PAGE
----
I remember the first time Richard and I were looking to purchase some hardwood and just how daunting the whole thing was. We’d been lucky enough prior to use material supplied by Richard’s Dad but on this occasion we needed to step out on our own. I was working elsewhere at the time but I still always got involved with Richard’s furniture designs and this time it was a large oak dining table.
Unlike with softwoods we couldn’t just pop in to a DIY shop, instead it was the much more commercial world of the timber merchants which was rather confusing to say the least.
Since that first oak order we’ve bought tonnes of hardwood; both small orders for an item of furniture to an abundance of ash for workbenches and this has given me chance to learn a thing or two about the process.
I received an email this morning asking advice about sourcing hardwoods and reading through it reminded me just how difficult it can be. I’m putting together a few posts to provide some simple advice on this subject and today it’s all about knowing what you are looking for.
Timber merchants vary considerably and some will suit your requirements better than others. One important thing to keep in mind is that many are aimed at serving a business customer with large requirements. This doesn’t mean they won’t be helpful to you but they may not seem overly grateful should you turn up looking for one very specifically figured board and expect them to get out the fork lift and move 20 trees worth of boards searching for it.
My advice would be to phone through to a timber merchants before heading out the door as this will help avoid wasting any time for yourself and the company. A short phone call will allow you to announce and arrange a time for your visit but perhaps more importantly will give you an opportunity to gauge how well that company is suited to your particular needs.
Be honest and clear about your requirements and if you don‘t understand the jargon then be honest about that too. If you’re able to ask the right questions then by the end of the conversation you should know whether that particular company is able to supply it, and if they can’t then it’s time to look elsewhere.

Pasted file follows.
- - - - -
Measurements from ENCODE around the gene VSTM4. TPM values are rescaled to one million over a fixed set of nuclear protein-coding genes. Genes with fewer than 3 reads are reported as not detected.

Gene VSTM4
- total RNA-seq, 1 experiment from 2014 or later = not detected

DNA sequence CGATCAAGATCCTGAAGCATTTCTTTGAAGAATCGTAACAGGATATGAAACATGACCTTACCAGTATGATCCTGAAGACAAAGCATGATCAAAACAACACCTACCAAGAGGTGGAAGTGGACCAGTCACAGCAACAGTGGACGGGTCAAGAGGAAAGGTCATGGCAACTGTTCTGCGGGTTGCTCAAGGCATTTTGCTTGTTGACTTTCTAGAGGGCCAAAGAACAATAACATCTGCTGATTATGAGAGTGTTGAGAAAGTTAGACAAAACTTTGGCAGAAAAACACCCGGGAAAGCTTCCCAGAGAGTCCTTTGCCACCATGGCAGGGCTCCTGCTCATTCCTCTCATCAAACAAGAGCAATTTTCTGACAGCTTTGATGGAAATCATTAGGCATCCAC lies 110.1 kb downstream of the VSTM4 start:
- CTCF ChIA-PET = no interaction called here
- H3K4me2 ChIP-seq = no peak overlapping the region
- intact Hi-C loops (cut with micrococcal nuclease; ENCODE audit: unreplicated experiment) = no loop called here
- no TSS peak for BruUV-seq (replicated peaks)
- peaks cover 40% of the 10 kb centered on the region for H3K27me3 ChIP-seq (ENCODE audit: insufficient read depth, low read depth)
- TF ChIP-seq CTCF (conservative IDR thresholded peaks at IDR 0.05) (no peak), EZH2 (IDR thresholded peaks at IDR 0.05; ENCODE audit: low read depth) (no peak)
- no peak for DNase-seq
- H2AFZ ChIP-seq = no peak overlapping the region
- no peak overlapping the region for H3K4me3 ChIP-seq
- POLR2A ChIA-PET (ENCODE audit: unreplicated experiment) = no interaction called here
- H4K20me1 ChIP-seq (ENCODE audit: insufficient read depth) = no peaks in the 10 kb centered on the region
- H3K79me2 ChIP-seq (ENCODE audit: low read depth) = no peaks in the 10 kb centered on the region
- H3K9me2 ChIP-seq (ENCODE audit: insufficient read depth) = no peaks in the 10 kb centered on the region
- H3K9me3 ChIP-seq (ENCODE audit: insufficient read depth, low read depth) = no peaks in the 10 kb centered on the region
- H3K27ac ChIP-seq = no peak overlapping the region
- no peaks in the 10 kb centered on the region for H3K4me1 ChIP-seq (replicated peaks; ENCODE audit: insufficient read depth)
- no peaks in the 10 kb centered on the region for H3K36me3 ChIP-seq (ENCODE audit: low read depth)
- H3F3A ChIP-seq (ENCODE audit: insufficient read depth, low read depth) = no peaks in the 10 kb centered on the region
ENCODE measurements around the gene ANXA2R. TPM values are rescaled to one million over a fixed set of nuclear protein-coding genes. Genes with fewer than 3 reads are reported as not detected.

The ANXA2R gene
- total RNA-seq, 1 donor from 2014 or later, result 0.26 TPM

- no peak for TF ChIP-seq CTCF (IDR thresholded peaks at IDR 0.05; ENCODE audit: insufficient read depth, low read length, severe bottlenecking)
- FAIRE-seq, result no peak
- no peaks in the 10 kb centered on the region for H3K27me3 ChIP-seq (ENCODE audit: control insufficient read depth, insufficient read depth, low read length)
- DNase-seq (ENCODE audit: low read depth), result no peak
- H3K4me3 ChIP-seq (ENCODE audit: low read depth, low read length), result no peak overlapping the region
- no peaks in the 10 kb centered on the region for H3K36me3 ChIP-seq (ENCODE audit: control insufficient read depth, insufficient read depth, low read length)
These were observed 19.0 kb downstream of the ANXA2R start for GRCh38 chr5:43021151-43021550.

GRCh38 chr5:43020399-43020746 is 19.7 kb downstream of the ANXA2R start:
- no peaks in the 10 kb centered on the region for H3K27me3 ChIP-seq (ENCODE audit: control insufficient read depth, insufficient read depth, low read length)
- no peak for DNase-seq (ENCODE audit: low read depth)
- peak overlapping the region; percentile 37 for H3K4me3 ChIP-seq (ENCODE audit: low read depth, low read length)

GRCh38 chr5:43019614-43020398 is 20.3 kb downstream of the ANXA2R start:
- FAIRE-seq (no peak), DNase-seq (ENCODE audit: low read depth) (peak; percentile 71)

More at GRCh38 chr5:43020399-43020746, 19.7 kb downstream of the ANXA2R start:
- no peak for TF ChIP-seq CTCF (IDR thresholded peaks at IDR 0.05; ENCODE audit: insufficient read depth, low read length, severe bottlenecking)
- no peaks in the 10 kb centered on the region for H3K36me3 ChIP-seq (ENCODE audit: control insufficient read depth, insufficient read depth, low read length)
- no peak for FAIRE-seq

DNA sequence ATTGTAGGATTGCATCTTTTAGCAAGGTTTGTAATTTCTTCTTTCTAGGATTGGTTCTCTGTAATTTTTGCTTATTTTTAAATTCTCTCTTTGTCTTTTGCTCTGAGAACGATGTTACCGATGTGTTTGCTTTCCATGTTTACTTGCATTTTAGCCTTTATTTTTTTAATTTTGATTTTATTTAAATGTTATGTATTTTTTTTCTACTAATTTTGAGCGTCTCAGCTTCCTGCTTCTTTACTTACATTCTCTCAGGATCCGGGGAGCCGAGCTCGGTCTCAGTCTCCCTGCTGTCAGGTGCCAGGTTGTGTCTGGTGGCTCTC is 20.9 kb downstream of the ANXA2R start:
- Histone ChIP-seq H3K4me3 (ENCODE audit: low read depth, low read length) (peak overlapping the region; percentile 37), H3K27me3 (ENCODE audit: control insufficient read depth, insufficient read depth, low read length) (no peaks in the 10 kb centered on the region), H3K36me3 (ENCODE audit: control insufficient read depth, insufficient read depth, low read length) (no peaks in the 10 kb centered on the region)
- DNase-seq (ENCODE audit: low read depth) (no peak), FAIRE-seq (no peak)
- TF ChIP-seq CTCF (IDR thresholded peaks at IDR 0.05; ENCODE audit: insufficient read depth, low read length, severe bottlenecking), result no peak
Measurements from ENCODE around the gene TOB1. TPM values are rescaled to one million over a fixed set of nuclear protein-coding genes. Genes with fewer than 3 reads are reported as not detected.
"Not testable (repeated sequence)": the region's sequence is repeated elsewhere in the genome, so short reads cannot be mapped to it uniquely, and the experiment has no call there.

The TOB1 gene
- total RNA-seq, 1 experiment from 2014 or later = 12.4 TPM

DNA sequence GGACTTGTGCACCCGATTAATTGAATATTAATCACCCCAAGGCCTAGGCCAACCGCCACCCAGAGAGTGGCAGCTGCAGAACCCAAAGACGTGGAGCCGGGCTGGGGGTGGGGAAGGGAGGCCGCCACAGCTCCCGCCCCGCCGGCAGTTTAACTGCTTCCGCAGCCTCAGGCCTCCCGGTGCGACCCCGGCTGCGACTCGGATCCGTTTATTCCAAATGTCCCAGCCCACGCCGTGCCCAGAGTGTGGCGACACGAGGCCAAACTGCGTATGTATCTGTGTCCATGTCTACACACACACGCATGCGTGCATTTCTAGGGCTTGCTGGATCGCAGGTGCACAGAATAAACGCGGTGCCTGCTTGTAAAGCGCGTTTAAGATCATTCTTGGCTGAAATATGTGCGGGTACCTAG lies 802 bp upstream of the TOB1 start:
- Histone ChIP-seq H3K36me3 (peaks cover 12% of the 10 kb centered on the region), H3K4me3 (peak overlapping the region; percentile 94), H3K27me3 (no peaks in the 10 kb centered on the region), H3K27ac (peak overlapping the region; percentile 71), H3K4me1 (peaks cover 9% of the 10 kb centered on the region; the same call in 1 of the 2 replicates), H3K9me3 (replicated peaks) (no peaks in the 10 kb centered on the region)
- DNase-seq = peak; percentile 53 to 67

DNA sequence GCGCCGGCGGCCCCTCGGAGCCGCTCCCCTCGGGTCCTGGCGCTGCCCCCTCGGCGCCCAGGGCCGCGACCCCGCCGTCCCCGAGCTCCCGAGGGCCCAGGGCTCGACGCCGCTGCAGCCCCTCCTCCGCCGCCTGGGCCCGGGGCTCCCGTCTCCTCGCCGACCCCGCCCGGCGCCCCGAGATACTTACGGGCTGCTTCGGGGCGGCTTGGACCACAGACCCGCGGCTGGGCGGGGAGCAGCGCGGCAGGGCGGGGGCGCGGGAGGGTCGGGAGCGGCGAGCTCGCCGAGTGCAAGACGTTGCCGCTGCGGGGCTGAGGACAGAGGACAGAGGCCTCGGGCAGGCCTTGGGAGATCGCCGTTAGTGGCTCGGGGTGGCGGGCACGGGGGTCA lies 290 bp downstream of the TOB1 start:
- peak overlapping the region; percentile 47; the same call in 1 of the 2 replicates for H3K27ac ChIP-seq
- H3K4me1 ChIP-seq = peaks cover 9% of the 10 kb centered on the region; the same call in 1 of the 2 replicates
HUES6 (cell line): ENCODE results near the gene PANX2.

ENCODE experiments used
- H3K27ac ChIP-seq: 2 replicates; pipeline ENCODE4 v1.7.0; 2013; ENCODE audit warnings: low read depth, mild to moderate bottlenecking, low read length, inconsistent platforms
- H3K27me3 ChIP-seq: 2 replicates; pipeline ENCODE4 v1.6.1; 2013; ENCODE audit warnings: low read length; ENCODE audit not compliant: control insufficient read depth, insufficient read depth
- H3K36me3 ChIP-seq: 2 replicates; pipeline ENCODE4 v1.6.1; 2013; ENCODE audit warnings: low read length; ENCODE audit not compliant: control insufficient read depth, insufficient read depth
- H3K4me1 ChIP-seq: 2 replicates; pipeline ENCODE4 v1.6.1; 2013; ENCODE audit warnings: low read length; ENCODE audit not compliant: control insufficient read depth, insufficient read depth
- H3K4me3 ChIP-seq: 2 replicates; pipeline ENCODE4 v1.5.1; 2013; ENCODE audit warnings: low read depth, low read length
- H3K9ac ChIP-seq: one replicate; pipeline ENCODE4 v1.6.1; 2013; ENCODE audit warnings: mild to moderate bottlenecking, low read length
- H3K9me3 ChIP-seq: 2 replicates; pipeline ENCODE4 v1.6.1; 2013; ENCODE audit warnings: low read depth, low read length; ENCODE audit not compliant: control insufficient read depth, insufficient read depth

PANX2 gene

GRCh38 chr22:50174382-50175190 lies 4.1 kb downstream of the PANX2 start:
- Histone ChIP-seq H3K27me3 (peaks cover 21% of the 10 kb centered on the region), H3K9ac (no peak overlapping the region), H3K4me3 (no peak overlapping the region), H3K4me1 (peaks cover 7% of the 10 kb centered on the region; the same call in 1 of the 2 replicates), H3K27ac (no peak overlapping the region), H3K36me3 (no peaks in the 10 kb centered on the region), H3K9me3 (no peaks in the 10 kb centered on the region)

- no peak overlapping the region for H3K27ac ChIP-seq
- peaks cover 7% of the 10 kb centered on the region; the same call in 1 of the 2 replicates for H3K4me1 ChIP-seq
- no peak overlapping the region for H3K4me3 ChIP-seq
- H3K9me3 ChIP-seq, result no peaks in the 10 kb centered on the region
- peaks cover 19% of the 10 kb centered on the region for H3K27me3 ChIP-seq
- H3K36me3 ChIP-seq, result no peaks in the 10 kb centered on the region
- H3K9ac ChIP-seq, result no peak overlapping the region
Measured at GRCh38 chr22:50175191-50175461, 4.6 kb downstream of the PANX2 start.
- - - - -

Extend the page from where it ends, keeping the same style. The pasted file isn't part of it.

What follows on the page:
Try to consider the following points when thinking about a hardwood order:
Species – If you know what species you are looking for then check if it’s available. If you don’t know then it may be worth asking some advice, let them know the potential use and other details you’re sure of such as colour.
Origin – If you’re eager to buy home grown timbers then check this as well. If you simply ask for oak then it could come from any number of countries.
Drying Method – Air dried timber is more easily worked by hand though it will have a higher moisture content than kiln dried timbers. It will be important to know how the timber has been dried before buying it.
Grade – All timber is graded according to its quality. The higher grades will be clearer with less large knots. Some grades are prized for being full of character. If you have a particular need then its worth asking about.
Dimensions – When buying rough sawn hardwood boards it can be difficult to specify the exact dimensions that you require though you will be specific on the thickness. Larger thickness such as 3” or 4” aren’t always available so check if you need these and if they aren’t available are you happy to laminate?
Machining – Many suppliers will have the means to machine timber for you. If you aren’t able to do this yourself then its worth enquiring about. You’ll pay a premium but it could save you a lot of time and machinery costs.
Quantity – Working out the quantity you need deserves a post of its own but for now you could check if the company has a minimum order quantity.